"You have the right not to answer the questions."

Translation:У вас есть право не отвечать на вопросы.

3 years ago

13 Comments


https://www.duolingo.com/Araucoforever
Araucoforever
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In this lesson, Duolingo introduced the expression "иметь право" and I used it as in "вы имеете право не отвечать на вопросы" and it was considered wrong. My question to a native speaker is: WHY?

1 year ago

https://www.duolingo.com/Kundoo
Kundoo
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Your version is fine, just report it if you encounter this sentence again.

1 year ago

https://www.duolingo.com/Araucoforever
Araucoforever
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Thank you so much for your help. I have reported dozens of errors since I started this course 10 months ago and I have NEVER received not even one reply from Duolingo. For me, the author of this course finished his/her work and disappeared. It's thanks to people like you that I learn and I am very grateful for that.

1 year ago

https://www.duolingo.com/Wstomv
Wstomv
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I suggested many improvements as well, and most of them were accepted and reported back to me via email. Sometimes this was done quickly, but usually it took a while.

3 months ago

https://www.duolingo.com/POCKOCMOC
POCKOCMOC
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Same happened to me.

1 year ago

https://www.duolingo.com/alkajugl
alkajuglPlus
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Just out of curiosity, what is чья? I haven't seen it before, and it must be some oblique case, since it is not in my dictionariess.

2 years ago

https://www.duolingo.com/zirkul
zirkul
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Where do you see it in this exercise? In any case, "чья" is the feminine form of "whose" (with "чей" being the masculine form and "чьё" being the neuter).

2 years ago

https://www.duolingo.com/alkajugl
alkajuglPlus
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Thanks. It was in one of the two unacceptable alternatives.

2 years ago

https://www.duolingo.com/alantrousers
alantrousers
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I wrote "у тебя право не ответить на вопросы" - was this wrong because I used the perfective for a negative sentence? And is it obligatory here to use the verb есть?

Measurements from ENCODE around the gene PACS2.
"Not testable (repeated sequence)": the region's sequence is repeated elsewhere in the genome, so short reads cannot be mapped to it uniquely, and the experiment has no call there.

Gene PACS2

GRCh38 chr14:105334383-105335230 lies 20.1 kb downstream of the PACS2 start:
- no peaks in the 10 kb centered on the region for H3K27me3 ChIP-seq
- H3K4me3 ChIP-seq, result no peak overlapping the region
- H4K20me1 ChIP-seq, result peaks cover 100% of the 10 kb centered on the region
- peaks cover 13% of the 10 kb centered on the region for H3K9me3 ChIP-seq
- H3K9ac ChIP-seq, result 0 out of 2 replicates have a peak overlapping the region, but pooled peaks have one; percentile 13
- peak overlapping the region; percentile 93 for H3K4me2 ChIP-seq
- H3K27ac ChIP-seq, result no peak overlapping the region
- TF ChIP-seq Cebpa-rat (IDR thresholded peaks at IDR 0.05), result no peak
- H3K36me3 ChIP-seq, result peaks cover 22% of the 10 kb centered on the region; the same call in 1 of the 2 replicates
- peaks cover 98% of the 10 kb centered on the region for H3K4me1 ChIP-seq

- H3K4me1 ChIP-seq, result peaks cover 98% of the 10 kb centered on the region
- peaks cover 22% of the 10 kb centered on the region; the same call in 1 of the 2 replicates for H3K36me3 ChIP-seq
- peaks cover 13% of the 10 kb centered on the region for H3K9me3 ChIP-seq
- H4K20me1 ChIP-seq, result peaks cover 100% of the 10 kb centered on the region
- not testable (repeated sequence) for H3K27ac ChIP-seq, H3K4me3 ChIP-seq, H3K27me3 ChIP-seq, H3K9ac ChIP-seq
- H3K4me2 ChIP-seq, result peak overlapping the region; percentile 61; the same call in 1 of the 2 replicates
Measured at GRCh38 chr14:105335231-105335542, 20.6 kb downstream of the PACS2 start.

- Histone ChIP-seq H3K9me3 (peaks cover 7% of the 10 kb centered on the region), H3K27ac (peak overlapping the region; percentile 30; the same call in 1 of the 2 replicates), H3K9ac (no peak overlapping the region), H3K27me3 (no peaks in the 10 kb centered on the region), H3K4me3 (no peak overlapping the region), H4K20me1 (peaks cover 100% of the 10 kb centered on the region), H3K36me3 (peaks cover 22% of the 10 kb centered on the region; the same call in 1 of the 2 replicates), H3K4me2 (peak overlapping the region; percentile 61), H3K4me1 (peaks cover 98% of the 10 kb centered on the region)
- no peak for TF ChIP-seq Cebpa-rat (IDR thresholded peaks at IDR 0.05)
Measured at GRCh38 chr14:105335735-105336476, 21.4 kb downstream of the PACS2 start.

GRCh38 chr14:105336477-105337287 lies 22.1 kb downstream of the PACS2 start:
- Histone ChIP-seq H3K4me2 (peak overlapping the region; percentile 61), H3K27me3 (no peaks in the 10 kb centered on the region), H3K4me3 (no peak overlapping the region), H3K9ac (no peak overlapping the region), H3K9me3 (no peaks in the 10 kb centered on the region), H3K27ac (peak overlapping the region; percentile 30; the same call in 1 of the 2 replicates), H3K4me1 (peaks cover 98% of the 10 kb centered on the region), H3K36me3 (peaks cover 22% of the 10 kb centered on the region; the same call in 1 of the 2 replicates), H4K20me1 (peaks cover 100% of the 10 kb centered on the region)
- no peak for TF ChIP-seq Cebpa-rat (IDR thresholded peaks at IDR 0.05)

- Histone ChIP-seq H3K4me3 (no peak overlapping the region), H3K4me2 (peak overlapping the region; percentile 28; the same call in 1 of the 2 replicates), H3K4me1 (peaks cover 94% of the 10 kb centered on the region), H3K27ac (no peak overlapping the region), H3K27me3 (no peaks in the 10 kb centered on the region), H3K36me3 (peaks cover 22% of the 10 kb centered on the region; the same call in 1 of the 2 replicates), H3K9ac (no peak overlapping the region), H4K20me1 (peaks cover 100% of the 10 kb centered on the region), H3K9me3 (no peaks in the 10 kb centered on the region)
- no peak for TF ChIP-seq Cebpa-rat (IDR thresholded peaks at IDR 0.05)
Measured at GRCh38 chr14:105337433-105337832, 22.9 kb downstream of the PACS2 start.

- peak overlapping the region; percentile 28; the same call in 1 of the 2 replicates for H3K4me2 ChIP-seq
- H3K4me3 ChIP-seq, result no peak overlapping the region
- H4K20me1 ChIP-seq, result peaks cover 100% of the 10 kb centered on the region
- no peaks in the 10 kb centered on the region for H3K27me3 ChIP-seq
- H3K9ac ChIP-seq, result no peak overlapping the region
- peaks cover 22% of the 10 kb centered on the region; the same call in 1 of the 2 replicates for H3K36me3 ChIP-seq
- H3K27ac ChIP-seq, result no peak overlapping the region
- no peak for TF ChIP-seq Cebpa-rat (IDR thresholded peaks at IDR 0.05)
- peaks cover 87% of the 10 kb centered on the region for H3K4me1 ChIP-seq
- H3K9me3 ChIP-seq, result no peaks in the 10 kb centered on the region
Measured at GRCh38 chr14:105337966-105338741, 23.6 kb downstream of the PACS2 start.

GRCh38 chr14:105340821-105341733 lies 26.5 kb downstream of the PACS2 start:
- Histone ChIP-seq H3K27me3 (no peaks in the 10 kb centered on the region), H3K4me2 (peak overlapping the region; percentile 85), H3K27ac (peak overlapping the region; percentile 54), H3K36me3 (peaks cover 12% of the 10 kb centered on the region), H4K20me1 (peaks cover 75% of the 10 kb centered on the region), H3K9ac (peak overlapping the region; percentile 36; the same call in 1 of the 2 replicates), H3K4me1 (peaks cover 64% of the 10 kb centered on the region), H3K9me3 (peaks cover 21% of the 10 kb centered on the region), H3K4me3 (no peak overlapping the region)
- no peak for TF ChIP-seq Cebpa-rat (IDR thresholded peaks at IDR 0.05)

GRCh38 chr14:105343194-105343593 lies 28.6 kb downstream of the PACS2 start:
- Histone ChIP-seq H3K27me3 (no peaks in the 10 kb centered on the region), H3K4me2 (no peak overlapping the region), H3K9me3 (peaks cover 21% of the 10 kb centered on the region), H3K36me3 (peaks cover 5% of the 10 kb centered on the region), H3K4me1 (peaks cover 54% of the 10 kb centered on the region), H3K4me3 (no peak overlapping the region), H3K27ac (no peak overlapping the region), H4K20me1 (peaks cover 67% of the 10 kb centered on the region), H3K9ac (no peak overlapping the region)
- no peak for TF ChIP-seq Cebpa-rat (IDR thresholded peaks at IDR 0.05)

3 years ago

https://www.duolingo.com/zirkul
zirkul
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As for the first part of your question - I would guess so. As for the second part - the verb есть can be safely omitted here.

3 years ago

https://www.duolingo.com/mirvessin
mirvessin
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No, it doesn't sound right w/o есть in this case. (native speaker)

2 years ago

https://www.duolingo.com/Jonathan872201

Would someone mind explaining the need for на and also the падеж of вопросы? Is this genetive due to the negation?

3 weeks ago

https://www.duolingo.com/zirkul
zirkul
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Sure, I would mind ;-)
Jokes aside, Russian verb "отвечать"="to answer" is (usually) intransitive, unlike its English counterpart. (It has some uncommon and fairly non-standard transitive uses but you should ignore them - the chances you'll ever come across those even after mastering the language are basically zero.) As an intransitive verb, it does not take direct objects without propositions. The two most common/useful prepositions are "oтвечать на вопрос/звонок etc." = "to answer a question/phone call etc." and "oтвечать за [что-то]"="to answer for something" or "to be responsible for something".
Now to the second question: it's accusative. Having established the necessity for "на", recall that "на" can take either accusative or prepositional in Russian. In it's typical uses, "на" takes accusative to indicate direction (onto) and prepositional to indicate location (on, on top of). While it takes accusative in this example is less clear since "на" is used "figuratively" here, but accusative is the typical case for such figurative use. If you were to try prepositional instead, it would sound like you are answering while sitting/standing/lying on a list of written questions.

3 weeks ago
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